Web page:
Tulsa Ballet’s “Creations in Studio K” incorporates pieces with innovative movements and aesthetics.
My favorite thing about Tulsa Ballet’s “Creations in Studio K” is how fresh and modern the dance feels. When I watch a classic ballet like “Sleeping Beauty,” or “Cinderella,” I enjoy the beauty of the classic story and traditional ballet. However, programs like “Creations in Studio K” allow Tulsa Ballet to premiere three new or popular pieces that bring a contemporary twist to ballet.
This year’s performance of “Creations in Studio K” had two new performances and one that was brought back by popular demand. “Prawn-watching,” choreographed by Val Caniparoli, opened the show and was the piece that returned to the stage because of its previous popularity.
Set to the music of composer Michael Nyman, this piece had seven moments from seven different compositions of the composer. The work tackles the issue of sexism through dance. The dancers are in 1950s costumes, with the girls in plaid skirts and white tops, and the boys in basic white t-shirts and charcoal gray pants.
This piece was a lot of fun to watch. It had a lot of energy and there were many beautiful ripples and a lot of different groups of dancers throughout the movements. There were some with both boys and girls, one movement with just guys and one with just girls.
The first movement opened with one female dancer on stage performing a series of energetic movements that were repeated in a ripple, which is where one dancer starts a series of movements and once she is finished the next dancer starts and so on. It was high energy, set to a fast-paced violin soundtrack and immediately set the tone for the piece.
My favorite movement was the sixth. The only light on the stage was from an illuminated screen at the back in beige. This meant the dancers were mere silhouettes on the stage as the male dancers moved the girls across the stage like mannequins.
One male dancer would move a girl to a place on the stage and set her there and then another would follow and move her somewhere else. The ladies did not move on their own in the beginning of this piece. It was a beautiful, memorable image that captured the heart of the piece.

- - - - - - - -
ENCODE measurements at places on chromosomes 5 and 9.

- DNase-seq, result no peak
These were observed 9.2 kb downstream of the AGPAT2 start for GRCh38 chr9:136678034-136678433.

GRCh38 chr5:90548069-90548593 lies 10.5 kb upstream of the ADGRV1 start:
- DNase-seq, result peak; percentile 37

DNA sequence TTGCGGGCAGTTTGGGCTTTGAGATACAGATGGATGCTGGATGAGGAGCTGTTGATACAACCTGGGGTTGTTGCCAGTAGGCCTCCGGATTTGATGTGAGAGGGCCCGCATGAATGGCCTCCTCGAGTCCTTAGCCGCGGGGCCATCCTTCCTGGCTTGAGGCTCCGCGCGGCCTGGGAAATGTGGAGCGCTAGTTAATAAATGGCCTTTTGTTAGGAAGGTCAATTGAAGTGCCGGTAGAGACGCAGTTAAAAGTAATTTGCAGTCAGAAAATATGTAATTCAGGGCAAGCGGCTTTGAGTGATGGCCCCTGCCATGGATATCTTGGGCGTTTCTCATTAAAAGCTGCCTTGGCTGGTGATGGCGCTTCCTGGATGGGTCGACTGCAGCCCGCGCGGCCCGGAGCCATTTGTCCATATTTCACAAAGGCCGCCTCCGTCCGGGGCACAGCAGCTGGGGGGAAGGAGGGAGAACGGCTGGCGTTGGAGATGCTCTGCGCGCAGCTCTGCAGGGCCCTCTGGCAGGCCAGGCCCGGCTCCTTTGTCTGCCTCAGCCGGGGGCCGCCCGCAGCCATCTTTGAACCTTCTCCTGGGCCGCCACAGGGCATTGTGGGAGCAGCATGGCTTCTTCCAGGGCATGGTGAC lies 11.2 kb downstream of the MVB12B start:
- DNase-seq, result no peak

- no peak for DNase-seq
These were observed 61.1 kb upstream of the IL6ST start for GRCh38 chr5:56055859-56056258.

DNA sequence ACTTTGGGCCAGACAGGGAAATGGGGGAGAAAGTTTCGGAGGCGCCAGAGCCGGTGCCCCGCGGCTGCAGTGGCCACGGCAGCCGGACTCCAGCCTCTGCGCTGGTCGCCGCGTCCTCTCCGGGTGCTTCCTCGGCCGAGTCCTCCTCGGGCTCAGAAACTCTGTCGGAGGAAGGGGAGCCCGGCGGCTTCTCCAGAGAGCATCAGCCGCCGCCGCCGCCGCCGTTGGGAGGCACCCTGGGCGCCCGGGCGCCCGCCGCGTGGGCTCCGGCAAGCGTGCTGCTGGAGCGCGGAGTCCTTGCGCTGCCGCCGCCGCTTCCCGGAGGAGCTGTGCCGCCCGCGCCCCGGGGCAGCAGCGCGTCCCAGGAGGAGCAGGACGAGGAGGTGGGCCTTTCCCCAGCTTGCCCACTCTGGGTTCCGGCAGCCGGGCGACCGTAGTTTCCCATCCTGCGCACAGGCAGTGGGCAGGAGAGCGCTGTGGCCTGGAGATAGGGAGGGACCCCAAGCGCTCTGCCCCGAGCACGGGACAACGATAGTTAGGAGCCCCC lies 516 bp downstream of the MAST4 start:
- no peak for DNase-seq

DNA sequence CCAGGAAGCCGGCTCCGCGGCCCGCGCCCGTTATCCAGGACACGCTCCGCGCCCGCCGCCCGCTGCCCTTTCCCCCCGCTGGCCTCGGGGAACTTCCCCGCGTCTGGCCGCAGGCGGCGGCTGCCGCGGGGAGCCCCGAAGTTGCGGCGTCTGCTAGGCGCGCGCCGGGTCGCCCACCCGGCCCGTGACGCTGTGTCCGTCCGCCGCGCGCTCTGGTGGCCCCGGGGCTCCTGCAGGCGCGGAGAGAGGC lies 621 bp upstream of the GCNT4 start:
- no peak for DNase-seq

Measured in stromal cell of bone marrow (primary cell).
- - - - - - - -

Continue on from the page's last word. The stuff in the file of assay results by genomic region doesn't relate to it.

After the first intermission, the second piece called “Fading Figures” choreographed by Garrett Smith premiered. The performance was haunting. It opened with a few dancers standing on the stage, shrouded in fog. There was only blue light highlighting the dancers. It was mysterious and eerie and quickly set the tone.
This piece grappled with reality versus perception, as well as how we interact with out past lives. The dancers were clad in black velvet and the lighting was always dark and shadowy. The lighting, designed by Les Dickert, was brilliant. He played with shadows and blue light and low light, and it enhanced the dancers’ movements on the stage.
The dancers used long movements to the melancholy sounds of violins and pianos to get across the message. Often the piece had duos of dancers who were then separated by a third. It was not a high energy piece, but mysterious where the dancers emoted the interaction between reality and imagination through dance.
The final piece in “Creations” was the world premiere of “Escaping the Weight of Darkness,” by resident Tulsa Ballet choreographer, Ma Cong. Inspired by Italian Composer Ezio Bosso, this last piece was energetic and fast-paced. Usually in ballet pieces, there are times when it feels like the action slows down. That was not the case for this performance.
From the opening notes, where three dancers frantically danced on stage, to the very end where one dancer stared at the audience, the dancers never stopped moving. I enjoyed watching them rush across the stage as if they were trying to outrun something.
The program described the piece, reading, “Cong contrasts Bosso’s dark and dramatic music with powerful movement and inspirational shapes as a message of encouragement and bravery.”
Through the dancer’s movements it was clear they were fighting something. Towards the end they were in a large group as one by one dancers tried to break away but kept getting pulled back in.
At the very end the dancers were able to dance separately and one by one left the stage until one was left standing. It was a lovely and powerful way to end not only the piece, but also the show.
The wonderful thing about “Creations in Studio K” is that the pieces are a mixture of contemporary and classic ballet and tackle modern problems through dance. I would especially recommend this ballet to people who are not particularly fond of ballet because each of the pieces move quickly and feel less like ballet then an entertaining dance performance.
There is still one more weekend of “Creations in Studio K.” They have five more performances starting Sept. 19, and ending Sept. 22. Do not miss out on the opportunity to see this wonderful show before it’s gone.